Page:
NFLPA Executive Director DeMaurice Smith, Union President and Cleveland Browns center J.C. Tretter and their leadership team have spent the past two months encouraging as many players as possible to skip all voluntary work and fight to change multiple workplace routines with a serious misinformation campaign.
At the heart of the NFLPA’s claims is the false premise that injuries were down last season with no offseason whatsoever and that players shouldn’t be asked to be around team facilities with all the uncertainty due to COVID-19.
According to Sportico, a partner of The Harvard Sports Analysis Collective, injuries were up 14% last season over the average of the 10 prior seasons.
It reports that before last season the 2015 campaign set the record with play being stopped for injuries 786 times. That record was broken last season with 801 injuries.
According to Sharp Football Analysis, injuries were up 16% last year over the first half of the season. From 2017 to 2019 there was an average of 477 injuries causing a player to leave the field over the first half of each season. In 2020, it was 555.
By every measure I can find injuries were up last year.
While that is not proof in of itself that the lost offseason was responsible, it is clear proof limiting or eliminating offseason work is not beneficial, and last year and in the lockout summer of 2011 injuries were up significantly.
As for players being uncertain about the dangers of catching the virus, can anyone think of a single industry that has done a better job of protecting it’s players and all employees while maintaining near full-time operations than the NFL?
With that, the dramatic decrease in cases and serious illness as vaccines have been rolled out over the past few months, and with the rest of the country now racing toward a full reopening, the NLFPA using virus fears as a reason players should be excused from or refuse to participate in offseason work as allowed in the Collective Bargaining Agreement is a bad joke.
Let’s save our opinions on why the NFLPA is doing all it can to disrupt the offseason for another day. It would take a book rather than a column for me to offer mine.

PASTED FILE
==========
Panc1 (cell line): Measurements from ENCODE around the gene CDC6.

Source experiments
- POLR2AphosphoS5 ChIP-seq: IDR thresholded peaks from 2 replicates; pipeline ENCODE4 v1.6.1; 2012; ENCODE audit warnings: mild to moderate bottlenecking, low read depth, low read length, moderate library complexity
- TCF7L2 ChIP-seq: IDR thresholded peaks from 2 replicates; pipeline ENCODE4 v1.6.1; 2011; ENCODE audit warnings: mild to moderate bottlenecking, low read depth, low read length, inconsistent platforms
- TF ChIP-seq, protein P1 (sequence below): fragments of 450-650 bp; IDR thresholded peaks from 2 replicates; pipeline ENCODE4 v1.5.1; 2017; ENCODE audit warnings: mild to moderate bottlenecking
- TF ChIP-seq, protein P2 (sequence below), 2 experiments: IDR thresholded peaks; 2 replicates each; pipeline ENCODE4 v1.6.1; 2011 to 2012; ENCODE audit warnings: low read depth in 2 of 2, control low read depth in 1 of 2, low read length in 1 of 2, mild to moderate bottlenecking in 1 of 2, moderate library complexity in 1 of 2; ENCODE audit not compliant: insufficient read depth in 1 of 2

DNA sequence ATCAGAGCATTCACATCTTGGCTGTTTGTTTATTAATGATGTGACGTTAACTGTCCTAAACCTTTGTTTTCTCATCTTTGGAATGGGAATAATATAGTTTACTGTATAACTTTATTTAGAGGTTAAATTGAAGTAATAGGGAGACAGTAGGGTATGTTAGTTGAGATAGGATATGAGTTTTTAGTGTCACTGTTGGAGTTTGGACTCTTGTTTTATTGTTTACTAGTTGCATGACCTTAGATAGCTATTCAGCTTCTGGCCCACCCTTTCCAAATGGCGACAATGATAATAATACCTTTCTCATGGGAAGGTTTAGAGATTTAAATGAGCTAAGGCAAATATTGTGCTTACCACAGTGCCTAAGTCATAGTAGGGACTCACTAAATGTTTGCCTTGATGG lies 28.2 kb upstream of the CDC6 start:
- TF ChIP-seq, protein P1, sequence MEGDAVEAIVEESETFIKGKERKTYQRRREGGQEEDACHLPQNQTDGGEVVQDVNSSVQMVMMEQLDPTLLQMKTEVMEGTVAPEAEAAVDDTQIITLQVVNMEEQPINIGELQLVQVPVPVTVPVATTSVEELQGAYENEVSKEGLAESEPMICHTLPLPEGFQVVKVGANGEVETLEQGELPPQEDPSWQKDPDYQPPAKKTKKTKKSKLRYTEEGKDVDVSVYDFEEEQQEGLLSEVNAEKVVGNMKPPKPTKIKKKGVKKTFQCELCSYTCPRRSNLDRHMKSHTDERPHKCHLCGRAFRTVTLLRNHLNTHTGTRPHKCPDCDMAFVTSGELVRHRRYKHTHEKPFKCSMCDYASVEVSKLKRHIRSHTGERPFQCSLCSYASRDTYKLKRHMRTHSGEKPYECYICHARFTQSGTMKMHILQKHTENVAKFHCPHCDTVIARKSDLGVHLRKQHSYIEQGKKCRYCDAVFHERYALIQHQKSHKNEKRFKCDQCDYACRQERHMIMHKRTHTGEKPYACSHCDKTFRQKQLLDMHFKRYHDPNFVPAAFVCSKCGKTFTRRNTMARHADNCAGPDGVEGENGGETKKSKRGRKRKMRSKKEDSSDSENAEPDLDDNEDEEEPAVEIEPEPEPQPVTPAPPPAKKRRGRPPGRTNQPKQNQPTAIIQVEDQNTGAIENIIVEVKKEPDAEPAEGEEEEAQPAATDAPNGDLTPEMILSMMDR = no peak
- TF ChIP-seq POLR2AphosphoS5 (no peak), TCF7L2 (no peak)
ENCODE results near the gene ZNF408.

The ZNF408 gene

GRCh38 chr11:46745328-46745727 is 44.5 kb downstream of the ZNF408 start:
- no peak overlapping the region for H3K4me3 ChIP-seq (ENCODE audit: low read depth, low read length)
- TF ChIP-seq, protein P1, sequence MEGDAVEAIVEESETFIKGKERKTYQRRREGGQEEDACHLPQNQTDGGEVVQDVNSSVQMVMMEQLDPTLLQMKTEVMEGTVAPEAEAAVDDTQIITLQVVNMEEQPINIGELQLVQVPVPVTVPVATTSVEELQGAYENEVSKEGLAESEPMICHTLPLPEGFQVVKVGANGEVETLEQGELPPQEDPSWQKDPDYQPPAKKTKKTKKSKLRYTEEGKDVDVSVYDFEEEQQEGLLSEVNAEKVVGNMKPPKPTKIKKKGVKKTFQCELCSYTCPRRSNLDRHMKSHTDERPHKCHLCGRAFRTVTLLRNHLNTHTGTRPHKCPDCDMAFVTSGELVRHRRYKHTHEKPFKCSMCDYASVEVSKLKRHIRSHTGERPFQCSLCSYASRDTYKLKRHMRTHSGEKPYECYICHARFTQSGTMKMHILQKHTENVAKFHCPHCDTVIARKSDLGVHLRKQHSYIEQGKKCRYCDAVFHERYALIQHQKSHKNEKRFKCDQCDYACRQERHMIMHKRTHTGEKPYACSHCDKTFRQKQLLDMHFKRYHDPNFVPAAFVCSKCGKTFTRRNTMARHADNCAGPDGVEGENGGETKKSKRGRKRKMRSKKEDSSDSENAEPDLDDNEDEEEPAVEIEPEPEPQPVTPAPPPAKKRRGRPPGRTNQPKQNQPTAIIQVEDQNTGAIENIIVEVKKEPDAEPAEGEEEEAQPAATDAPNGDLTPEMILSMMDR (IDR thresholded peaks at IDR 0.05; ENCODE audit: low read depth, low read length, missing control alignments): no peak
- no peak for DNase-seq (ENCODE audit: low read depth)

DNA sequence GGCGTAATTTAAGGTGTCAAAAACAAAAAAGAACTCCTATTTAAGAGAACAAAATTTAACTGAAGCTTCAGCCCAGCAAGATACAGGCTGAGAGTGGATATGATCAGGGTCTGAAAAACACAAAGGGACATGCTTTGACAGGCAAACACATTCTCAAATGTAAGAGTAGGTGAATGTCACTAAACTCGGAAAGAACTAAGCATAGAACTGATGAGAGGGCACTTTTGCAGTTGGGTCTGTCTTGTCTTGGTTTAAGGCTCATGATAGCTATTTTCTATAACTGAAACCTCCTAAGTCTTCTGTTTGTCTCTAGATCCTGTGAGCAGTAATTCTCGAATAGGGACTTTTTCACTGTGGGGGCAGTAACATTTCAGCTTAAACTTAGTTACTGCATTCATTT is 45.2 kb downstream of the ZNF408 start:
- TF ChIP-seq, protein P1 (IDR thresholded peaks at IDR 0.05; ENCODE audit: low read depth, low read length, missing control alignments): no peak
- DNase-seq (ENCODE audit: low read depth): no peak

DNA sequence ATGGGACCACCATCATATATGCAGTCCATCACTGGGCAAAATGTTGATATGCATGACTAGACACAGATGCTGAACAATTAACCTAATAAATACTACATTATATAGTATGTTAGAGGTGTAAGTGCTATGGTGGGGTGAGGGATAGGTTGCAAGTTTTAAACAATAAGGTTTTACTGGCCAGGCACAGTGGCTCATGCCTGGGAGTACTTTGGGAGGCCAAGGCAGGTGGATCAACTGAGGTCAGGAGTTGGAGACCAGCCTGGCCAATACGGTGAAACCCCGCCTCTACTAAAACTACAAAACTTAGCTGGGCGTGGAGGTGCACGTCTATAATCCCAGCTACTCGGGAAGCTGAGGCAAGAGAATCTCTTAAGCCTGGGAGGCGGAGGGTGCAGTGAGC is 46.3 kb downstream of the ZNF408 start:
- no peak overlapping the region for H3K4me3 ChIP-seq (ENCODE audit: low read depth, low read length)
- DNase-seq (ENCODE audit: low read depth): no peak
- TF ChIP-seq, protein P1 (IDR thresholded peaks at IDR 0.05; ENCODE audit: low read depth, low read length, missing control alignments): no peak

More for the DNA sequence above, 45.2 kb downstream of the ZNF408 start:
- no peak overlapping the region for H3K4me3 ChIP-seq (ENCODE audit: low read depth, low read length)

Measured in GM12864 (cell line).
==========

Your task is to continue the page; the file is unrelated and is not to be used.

But I am intrigued by why the local team I cover, the Bears, have chosen to move forward with their “mandatory veteran minicamp” Tuesday while others, including the Colts, Eagles, 49ers and Texans, have canceled theirs either in a bow to NFLPA pressure or for other reasons of their own.
There is a false narrative out there that general manager Ryan Pace and head coach Matt Nagy somehow reset the pressure to win and keep their jobs by drafting Justin Fields.
Bears Chairman George McCaskey couldn’t have been any clearer last January in stating that he believes the only measure that matters is if his team and organization are improving and moving in the right direction when it comes to the continued employment of his G.M. and head coach.
Coming off an 8-8, one-and-done playoff season, the only way that happens now for Pace and Nagy is if they win now.
As expectations rose and fell last season I regularly reminded folks of the uber difficult circumstances coaches and players were working under because of COVID-19 protocols.
It left an open question as to how good or bad all 32 teams, including the Bears, were because of all the distractions.
It is hard to imagine anything more important for these Bears right now, with two new quarterbacks and a young and inexperienced rookie defensive coordinator, to get as much on-field work as possible between now and Sept. 12.
I don’t believe the Bears ever considered not holding their mandatory veteran camp, so the question of the hour now is how many veterans, each facing up to $93,000 in fines if absent will fail to show, and why?
The fines are not mandatory, but if most of the team is there how do you not fine the players who aren’t?
Tuesday’s big reveal should be fascinating.
Who will be there, who isn’t and why, and what will that tell us about how ready these Bears players are to use every advantage at their disposal to win now?